Online Program

Health-Related Quality of Life in Children with Chronic Hepatitis B in the United States and Canada: Pediatric Cohort of the Hepatitis B Research Network

Monday, November 2, 2015

Hsinghua Sylvia Lin, PhD student, Department of Epidemiology, University of Pittsburgh Graduate School of Public Health, Pittsburgh, PA
Sarah Jane Schwarzenberg, MD, University of Minnesota Masonic Children’s Hospital, Minneapolis, MN
Yona Keich Cloonan, PhD, Department of Epidemiology, University of Pittsburgh, Pittsburgh, PA
Simon C. Ling, MD, Department of Pediatrics, The Hospital for Sick Children, University of Toronto, Toronto, ON, Canada
Donna M. Evon, PhD, MS, MA, Department of Medicine, University of North Carolina at Chapel Hill, NC
Karen F. Murray, MD, Department of Pediatrics, University of Washington, Seattle, WA
Norberto Rodriguez-Baez, MD, Department of Pediatrics at UT Southwestern Medical Center, Dallas, TX
Philip Rosenthal, MD, Department of Pediatrics, UCSF, San Francisco, CA
Jeffrey Teckman, MD, Department of Pediatrics, Saint Louis University, Saint Louis, MO
Kathleen B. Schwarz, MD, Department of Pediatrics, Johns Hopkins Medical Institutions, Baltimore, MD
Purpose: To determine if disease-related clinical factors are associated with health-related quality of life (HRQoL) among children with chronic hepatitis B (HBV) using the validated Child Health Questionnaire-Child Report Form 87 (CHQ-CF87).

Methods: As of January 2015, 185 children aged 10-<18 years completed the CHQ-CF87, including 10 subdomains (4 physical, 5 psychosocial, 1 family). Each subdomain is based on a 0-100 scale; higher scores reflect better HRQoL. Clinical factors included serum alanine transaminase (ALT), HBV e antigen (HBeAg(+)/(-)), and log10HBV DNA (IU/ml). Covariates with p-value< 0.1 were retained in multivariable linear models.

Results: Mean age was 14 years, 54% female, 71% Asian, and 50% adopted. Multivariable analyses included age, sex, race, adoption status, maternal education, past HBV treatment, ALT, and HBeAg status. HBV DNA was not included in multivariable models due to high correlation with HBeAg status. Children with HBeAg(-) had impairment in every subdomain, especially in physical functioning (β=-4.3;95%CI: -7.9,-0.7), social role limitation physical health (β=-5.2;95%CI:-9.1,-1.4), and social role limitation behavior problems (β=-8.7;95%CI:-15.1,-2.4). With every doubling in ALT, all subdomain scores decreased, with the greatest decrease in general health perceptions (β=-2.5;95%CI:-4.8,-0.3) and behavior (β=-2.5;95%CI:-4.5,-0.6).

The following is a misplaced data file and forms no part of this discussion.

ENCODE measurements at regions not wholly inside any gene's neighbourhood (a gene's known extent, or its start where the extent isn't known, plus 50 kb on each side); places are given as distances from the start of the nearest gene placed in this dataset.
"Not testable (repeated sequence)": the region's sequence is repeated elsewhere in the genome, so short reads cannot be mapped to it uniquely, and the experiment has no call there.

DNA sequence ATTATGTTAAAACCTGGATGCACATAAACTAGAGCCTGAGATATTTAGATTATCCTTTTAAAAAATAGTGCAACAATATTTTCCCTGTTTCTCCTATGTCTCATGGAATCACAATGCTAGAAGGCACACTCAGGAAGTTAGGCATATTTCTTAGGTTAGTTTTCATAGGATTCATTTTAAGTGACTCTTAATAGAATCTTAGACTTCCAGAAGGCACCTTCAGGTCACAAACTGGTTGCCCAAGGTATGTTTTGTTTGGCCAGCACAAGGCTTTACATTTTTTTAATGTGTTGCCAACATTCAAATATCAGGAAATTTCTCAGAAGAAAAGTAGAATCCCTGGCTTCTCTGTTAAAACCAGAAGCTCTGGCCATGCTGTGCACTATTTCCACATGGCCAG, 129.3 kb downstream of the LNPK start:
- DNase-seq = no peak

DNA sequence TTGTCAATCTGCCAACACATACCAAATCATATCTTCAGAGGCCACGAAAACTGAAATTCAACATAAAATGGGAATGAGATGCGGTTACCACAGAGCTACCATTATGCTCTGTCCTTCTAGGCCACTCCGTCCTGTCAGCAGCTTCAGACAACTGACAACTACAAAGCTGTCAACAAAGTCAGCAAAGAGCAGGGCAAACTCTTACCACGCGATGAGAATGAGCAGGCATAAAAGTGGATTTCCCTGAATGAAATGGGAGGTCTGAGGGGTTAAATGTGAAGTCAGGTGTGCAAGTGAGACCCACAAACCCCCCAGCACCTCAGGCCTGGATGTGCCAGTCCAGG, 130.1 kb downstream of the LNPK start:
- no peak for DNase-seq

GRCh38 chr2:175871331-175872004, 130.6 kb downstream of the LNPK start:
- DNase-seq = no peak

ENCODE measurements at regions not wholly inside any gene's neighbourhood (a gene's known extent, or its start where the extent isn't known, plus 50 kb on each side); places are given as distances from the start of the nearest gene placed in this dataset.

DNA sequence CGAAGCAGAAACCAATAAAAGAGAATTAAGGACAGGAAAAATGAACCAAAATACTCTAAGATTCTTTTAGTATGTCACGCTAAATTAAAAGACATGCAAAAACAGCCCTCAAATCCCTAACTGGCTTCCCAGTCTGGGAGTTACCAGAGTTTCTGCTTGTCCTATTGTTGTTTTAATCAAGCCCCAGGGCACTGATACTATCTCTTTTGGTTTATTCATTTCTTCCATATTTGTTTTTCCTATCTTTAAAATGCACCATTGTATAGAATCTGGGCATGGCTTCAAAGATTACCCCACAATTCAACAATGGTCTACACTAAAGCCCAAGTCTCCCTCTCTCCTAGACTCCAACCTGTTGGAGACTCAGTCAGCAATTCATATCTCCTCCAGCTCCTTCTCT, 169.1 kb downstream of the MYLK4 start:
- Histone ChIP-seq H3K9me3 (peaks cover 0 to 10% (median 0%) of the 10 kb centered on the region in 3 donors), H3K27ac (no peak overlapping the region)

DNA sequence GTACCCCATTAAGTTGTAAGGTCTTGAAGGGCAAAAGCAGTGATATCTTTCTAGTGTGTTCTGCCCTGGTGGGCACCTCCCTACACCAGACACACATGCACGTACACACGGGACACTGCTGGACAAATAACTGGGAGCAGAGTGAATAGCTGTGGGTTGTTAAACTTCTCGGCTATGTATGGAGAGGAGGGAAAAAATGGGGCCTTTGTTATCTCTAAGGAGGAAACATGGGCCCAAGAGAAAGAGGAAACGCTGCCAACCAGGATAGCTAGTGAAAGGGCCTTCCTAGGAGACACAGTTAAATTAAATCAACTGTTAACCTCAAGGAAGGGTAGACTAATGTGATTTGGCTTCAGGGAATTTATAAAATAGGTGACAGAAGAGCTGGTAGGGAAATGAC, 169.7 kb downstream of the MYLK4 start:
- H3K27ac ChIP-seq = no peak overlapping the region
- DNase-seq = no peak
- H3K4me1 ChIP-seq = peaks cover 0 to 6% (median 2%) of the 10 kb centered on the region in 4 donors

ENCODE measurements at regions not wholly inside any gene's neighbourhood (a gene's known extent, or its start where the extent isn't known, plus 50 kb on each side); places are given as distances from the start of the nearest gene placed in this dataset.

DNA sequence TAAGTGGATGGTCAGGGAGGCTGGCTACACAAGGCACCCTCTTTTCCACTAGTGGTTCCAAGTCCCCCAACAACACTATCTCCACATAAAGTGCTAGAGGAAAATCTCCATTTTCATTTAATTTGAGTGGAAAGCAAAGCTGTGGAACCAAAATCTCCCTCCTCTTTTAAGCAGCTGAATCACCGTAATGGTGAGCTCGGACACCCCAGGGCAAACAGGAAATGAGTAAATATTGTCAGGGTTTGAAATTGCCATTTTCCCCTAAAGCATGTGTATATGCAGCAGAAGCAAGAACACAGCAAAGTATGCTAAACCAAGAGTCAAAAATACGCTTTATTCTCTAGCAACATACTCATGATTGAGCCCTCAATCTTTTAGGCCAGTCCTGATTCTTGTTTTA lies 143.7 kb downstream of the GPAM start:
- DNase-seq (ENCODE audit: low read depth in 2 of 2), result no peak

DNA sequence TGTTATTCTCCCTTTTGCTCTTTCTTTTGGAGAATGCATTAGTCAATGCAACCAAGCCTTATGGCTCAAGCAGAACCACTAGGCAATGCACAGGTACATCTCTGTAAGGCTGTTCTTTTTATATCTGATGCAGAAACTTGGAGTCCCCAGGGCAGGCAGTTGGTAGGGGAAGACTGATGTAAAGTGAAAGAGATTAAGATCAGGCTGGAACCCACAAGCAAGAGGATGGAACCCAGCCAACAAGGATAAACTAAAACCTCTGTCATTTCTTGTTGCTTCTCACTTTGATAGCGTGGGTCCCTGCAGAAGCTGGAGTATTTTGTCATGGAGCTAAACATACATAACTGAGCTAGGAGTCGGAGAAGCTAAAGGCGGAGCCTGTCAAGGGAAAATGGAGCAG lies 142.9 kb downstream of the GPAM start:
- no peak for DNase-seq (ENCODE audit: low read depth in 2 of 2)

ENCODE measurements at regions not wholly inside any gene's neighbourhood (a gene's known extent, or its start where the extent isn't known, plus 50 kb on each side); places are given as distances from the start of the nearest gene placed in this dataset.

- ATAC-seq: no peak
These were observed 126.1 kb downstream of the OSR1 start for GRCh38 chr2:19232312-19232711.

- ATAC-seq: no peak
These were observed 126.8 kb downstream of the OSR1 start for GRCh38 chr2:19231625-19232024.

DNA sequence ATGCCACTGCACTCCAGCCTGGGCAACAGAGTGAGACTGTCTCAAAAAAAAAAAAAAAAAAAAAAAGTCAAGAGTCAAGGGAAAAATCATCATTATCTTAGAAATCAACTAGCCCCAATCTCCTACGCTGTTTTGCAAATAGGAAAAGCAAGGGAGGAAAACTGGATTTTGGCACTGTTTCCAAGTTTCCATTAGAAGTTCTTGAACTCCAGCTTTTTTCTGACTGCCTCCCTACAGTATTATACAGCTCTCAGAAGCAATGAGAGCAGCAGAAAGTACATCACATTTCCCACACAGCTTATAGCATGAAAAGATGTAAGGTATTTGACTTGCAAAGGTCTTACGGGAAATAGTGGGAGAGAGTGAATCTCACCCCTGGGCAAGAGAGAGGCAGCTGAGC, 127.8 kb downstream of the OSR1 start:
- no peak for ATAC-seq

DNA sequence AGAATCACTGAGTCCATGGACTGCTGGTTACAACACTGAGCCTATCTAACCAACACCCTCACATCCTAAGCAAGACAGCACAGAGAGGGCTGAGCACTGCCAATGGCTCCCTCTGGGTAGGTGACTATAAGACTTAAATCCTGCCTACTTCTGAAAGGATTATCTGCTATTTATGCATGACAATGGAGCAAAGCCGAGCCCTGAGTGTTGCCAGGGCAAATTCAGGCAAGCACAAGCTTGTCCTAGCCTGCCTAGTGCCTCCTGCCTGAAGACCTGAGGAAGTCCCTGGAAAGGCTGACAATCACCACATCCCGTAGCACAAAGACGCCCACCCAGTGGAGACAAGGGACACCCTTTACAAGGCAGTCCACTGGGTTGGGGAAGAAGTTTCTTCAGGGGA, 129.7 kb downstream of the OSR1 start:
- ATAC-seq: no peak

Conclusions: Among children with chronic HBV, higher serum ALT level and HBeAg(-) were associated with lower HRQoL scores across multiple subdomains. Future studies are needed to better understand the association of other disease-related factors with HRQoL, independent of family and sociodemographic factors. The impaired HRQoL reported by children may be an important marker for risk of poor therapy adherence or later mental health issues.

Learning Areas:

Administer health education strategies, interventions and programs
Assessment of individual and community needs for health education
Chronic disease management and prevention
Clinical medicine applied in public health
Social and behavioral sciences

Learning Objectives:
Evaluate if disease-related clinical factors are associated with health-related quality of life among children with chronic hepatitis B.

Keyword(s): Adolescents, Chronic Disease Management and Care

Presenting author's disclosure statement:

Qualified on the content I am responsible for because: I am a graduate student researcher for the Hepatitis B Research Network and I did all the statistical analyses and the poster for this paper I submitted. Among my scientific interests has been the epidemiology studies for child health.
Any relevant financial relationships? No

I agree to comply with the American Public Health Association Conflict of Interest and Commercial Support Guidelines, and to disclose to the participants any off-label or experimental uses of a commercial product or service discussed in my presentation.

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